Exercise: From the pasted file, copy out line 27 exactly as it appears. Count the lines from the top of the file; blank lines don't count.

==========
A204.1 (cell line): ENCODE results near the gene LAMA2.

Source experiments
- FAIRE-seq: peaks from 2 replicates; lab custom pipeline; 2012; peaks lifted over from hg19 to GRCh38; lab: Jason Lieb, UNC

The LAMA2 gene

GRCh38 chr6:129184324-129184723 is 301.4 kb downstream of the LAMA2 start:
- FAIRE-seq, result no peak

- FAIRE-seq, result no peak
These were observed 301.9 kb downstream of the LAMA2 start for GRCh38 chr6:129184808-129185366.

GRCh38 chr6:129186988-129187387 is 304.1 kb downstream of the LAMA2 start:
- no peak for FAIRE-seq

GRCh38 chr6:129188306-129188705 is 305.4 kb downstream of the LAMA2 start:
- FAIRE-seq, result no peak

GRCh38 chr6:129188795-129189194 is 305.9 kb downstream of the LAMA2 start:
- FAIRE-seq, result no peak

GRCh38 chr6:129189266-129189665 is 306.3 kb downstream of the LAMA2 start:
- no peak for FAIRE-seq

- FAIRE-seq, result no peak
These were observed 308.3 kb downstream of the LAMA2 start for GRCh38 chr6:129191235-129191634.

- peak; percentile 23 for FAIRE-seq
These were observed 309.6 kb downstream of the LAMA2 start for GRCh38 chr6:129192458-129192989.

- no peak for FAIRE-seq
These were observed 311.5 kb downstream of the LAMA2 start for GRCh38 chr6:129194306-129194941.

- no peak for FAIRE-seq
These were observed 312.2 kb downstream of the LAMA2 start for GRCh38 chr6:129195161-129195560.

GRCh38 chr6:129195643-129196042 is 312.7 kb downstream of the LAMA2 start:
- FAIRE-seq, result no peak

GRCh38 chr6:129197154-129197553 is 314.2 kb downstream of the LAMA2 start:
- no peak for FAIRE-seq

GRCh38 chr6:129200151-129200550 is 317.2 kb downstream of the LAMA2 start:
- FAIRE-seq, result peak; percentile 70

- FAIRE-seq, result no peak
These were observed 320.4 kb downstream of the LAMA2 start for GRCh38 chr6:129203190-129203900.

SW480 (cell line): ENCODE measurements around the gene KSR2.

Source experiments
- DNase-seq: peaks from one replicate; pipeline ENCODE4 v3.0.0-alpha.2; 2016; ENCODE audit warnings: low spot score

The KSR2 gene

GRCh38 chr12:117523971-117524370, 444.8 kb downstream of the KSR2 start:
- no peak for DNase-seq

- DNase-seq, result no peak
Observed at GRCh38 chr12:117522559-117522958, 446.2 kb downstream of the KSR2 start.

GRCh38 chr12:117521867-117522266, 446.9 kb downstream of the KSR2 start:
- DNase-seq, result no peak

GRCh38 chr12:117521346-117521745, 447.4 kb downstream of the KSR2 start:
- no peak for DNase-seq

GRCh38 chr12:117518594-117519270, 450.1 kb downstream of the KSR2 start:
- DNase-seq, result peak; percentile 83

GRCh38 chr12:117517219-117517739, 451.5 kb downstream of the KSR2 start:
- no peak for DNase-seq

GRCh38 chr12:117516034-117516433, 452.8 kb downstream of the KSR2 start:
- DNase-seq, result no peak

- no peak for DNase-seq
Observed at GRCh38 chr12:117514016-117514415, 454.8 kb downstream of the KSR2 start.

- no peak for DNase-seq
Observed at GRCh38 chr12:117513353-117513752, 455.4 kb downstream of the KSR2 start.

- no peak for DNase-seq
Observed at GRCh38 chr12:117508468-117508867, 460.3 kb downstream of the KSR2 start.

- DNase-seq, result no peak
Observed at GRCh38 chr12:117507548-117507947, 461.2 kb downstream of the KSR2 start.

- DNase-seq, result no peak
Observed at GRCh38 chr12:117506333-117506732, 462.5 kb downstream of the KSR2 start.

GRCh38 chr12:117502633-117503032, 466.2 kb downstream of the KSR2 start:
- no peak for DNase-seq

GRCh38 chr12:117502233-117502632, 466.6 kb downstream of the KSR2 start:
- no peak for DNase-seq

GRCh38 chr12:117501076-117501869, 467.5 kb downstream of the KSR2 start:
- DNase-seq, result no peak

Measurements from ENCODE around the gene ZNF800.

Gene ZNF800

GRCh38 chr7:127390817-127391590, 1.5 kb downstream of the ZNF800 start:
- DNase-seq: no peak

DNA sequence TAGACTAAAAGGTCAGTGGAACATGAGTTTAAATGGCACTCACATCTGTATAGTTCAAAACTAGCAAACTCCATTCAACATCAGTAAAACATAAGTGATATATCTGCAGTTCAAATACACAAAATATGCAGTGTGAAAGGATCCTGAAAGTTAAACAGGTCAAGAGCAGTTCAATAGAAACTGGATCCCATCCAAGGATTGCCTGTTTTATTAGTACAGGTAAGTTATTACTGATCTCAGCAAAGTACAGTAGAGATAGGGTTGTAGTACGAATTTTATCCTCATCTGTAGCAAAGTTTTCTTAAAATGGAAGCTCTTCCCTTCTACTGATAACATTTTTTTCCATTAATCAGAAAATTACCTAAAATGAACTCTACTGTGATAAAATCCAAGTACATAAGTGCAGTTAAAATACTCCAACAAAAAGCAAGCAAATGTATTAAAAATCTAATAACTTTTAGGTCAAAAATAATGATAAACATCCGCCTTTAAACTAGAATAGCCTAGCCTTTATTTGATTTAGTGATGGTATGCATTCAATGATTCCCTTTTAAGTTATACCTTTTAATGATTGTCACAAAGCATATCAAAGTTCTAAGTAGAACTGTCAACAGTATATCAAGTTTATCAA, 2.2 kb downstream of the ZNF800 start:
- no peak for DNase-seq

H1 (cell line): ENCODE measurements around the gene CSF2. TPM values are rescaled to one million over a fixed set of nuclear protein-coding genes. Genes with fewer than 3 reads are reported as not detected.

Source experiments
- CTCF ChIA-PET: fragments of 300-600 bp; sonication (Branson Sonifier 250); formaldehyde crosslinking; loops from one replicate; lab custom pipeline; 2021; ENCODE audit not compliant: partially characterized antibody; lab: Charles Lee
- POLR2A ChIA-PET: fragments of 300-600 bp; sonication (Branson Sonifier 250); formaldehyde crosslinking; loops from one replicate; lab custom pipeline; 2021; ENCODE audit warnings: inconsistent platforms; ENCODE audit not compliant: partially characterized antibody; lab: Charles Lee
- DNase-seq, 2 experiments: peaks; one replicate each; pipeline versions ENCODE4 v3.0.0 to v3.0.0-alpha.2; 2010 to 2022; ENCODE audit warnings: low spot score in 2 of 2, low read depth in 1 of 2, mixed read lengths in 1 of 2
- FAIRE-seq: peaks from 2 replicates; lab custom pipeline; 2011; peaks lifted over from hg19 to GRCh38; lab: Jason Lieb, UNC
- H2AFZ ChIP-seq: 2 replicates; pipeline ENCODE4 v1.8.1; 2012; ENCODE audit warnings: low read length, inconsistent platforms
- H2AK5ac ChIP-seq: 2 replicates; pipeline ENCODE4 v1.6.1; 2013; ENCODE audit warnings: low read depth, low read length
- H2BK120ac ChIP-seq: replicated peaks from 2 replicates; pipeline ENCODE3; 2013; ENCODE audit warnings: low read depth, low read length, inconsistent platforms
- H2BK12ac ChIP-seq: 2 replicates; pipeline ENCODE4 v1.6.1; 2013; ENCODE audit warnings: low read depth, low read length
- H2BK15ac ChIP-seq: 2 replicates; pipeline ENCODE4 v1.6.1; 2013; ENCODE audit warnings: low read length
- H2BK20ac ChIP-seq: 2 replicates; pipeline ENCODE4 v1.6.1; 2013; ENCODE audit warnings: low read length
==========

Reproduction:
GRCh38 chr6:129197154-129197553 is 314.2 kb downstream of the LAMA2 start: